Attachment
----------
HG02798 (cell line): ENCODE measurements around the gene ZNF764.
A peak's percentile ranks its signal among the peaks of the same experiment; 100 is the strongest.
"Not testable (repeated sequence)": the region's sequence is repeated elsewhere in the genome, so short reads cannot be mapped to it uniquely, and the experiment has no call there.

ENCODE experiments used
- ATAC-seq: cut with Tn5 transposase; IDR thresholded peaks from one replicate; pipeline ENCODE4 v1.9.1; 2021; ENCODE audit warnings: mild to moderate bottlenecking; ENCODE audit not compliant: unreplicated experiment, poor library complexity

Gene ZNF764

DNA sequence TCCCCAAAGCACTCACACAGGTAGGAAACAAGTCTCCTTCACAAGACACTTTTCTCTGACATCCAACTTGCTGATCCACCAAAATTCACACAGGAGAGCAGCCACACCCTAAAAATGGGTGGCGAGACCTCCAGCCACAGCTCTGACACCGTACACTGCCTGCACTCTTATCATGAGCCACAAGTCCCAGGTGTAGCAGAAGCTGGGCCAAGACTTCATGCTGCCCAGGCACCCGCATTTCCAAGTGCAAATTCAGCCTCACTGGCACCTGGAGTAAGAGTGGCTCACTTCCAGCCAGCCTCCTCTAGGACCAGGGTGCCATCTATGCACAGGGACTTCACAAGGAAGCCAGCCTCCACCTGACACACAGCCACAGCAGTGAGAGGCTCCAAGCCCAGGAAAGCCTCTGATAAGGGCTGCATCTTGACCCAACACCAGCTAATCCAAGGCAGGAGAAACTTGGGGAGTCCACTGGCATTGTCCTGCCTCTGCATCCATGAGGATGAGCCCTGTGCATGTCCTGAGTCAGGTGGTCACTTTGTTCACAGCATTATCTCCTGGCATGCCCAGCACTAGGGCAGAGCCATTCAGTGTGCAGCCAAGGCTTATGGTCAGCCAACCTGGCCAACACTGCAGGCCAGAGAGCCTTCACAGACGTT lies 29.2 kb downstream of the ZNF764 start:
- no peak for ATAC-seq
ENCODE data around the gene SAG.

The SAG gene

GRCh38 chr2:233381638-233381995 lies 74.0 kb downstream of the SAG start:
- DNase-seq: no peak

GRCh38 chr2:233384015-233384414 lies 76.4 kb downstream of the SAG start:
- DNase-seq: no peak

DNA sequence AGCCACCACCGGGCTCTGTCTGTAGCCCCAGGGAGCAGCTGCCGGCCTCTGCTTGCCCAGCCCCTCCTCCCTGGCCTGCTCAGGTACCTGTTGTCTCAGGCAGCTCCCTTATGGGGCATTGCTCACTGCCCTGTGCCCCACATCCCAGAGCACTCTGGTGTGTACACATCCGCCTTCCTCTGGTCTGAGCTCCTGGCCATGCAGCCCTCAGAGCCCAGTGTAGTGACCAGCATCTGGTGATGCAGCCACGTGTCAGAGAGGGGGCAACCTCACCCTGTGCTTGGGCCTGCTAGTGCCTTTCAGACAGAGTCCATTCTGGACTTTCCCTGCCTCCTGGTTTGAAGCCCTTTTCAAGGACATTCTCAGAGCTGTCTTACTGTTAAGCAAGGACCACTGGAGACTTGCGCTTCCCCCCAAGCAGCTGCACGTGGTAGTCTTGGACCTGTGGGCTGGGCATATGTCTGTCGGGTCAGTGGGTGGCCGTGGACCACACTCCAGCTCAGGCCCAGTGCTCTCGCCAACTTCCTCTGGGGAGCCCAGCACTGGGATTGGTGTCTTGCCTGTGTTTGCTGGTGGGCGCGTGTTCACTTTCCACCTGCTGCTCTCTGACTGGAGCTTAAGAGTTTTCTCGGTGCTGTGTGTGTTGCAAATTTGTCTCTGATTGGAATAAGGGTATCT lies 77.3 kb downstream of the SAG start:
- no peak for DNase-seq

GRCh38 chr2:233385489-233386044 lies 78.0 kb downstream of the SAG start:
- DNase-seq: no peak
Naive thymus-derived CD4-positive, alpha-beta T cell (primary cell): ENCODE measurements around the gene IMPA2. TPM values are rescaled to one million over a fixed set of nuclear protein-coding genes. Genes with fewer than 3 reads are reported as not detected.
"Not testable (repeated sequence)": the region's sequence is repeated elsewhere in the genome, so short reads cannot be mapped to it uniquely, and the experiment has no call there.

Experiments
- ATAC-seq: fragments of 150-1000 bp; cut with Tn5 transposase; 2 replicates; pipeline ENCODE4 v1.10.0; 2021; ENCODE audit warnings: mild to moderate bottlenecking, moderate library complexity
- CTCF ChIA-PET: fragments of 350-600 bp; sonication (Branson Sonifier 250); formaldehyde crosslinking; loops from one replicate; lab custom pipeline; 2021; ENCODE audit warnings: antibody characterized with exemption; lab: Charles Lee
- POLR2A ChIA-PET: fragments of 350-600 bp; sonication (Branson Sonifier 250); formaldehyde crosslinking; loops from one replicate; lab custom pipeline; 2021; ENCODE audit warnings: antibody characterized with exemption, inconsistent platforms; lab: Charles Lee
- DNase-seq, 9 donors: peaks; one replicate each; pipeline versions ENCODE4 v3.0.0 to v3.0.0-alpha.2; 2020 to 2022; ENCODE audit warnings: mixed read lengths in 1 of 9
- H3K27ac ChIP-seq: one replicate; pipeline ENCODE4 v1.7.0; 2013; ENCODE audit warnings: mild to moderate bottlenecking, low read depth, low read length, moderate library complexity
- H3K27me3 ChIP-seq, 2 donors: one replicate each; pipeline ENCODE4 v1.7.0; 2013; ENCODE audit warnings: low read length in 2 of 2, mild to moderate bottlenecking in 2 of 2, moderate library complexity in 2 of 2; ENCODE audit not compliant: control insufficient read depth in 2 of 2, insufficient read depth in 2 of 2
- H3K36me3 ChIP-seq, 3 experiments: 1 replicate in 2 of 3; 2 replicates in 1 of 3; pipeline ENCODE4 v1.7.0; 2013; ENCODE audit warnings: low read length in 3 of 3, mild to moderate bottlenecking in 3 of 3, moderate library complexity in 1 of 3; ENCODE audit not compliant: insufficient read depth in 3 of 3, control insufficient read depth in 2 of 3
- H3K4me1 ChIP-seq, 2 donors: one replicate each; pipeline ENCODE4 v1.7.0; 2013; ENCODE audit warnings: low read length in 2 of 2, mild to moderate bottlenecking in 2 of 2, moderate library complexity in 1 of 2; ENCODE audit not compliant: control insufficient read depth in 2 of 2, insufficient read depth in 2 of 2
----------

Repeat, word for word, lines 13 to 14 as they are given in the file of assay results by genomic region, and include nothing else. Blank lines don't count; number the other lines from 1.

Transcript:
GRCh38 chr2:233384015-233384414 lies 76.4 kb downstream of the SAG start:
- DNase-seq: no peak